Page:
Saliency from Growing Neural Gas: Learning Pre-attentional Structures for a Flexible Attention System
J. Tünnermann, C. Born, and B. Mertsching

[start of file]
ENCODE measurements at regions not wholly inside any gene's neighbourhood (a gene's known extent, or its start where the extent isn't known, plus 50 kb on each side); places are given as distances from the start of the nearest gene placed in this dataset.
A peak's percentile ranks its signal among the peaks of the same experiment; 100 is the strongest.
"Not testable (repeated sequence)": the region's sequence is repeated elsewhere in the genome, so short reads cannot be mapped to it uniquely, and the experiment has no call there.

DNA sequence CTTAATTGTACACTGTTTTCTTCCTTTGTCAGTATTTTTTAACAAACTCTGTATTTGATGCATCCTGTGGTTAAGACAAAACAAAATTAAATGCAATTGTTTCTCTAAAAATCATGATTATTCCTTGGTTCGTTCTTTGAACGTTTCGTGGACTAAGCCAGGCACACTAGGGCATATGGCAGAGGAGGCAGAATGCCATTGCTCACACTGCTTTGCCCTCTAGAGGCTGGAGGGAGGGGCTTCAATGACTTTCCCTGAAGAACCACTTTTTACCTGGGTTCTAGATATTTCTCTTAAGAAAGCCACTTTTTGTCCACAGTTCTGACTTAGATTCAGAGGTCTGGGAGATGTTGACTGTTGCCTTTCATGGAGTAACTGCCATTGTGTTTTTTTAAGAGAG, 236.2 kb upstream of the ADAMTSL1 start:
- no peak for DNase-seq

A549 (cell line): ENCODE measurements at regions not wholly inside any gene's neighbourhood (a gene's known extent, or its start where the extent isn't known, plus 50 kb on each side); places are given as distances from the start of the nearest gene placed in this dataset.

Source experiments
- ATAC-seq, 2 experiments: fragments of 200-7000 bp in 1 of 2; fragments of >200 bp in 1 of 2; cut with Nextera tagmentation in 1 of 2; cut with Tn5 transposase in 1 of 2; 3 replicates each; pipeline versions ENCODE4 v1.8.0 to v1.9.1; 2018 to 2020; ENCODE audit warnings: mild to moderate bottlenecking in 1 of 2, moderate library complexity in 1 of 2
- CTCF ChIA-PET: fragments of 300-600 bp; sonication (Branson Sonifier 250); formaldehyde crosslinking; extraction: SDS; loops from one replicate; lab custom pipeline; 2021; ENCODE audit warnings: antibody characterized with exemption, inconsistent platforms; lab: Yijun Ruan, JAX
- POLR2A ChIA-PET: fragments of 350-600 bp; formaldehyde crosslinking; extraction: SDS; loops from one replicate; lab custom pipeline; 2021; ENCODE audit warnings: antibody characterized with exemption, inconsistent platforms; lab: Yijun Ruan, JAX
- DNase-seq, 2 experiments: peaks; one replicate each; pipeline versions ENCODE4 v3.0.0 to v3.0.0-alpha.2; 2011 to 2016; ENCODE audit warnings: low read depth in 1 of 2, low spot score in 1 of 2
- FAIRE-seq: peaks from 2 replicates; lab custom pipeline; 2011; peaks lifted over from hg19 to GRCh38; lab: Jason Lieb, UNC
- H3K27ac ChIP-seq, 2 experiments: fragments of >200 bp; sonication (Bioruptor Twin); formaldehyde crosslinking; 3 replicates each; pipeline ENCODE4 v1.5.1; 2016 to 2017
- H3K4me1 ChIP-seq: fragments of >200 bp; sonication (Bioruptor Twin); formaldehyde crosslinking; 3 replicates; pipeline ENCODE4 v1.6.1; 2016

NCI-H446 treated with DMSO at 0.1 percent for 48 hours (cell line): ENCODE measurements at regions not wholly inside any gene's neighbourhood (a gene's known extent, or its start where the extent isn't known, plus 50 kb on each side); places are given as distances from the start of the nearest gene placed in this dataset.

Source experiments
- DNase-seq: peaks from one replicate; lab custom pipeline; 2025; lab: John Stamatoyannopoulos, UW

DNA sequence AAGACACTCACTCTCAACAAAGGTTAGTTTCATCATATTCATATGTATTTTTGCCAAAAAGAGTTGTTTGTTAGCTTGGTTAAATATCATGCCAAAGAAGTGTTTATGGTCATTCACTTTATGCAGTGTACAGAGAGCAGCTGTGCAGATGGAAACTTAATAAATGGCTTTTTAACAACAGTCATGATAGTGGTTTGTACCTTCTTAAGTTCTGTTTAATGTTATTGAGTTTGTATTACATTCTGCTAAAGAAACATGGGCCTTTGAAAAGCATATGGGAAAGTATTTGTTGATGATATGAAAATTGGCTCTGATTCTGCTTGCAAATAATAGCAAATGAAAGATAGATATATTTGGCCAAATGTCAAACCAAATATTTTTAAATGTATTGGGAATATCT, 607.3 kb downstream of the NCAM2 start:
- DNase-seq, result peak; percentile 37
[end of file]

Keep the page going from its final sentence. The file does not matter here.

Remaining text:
Artificial visual attention has been an active research area for over two decades. Especially, the concept of saliency has been implemented in many different ways. Early approaches aimed at closely modeling saliency processing with concepts from biological attention to provide (at least in the long run) general-purpose attention for technical systems. More recent approaches have departed from this agenda, turning to more specific attention-guided tasks, most notably the accurate extraction of salient objects, for which large-scale ground truth datasets make it possible to quantify progress. While the first type of models is troubled by weak performance in these specific tasks, the second type, as we show with a new benchmark, has lost the ability to predict saliency in the original sense, which may be an important factor for future general-purpose attention systems. Here, we describe a new approach using growing neural gas to obtain pre-attentional structures for a scene at an early processing stage. On this basis, traditional saliency concepts can be applied while at the same time they can be linked to mechanisms that make models successful in salient object detection. The model shows high performance at predicting traditional saliency and makes substantial progress toward salient object detection, although it cannot reach the top-level performance of some specialized methods. We discuss the important implications of our findings.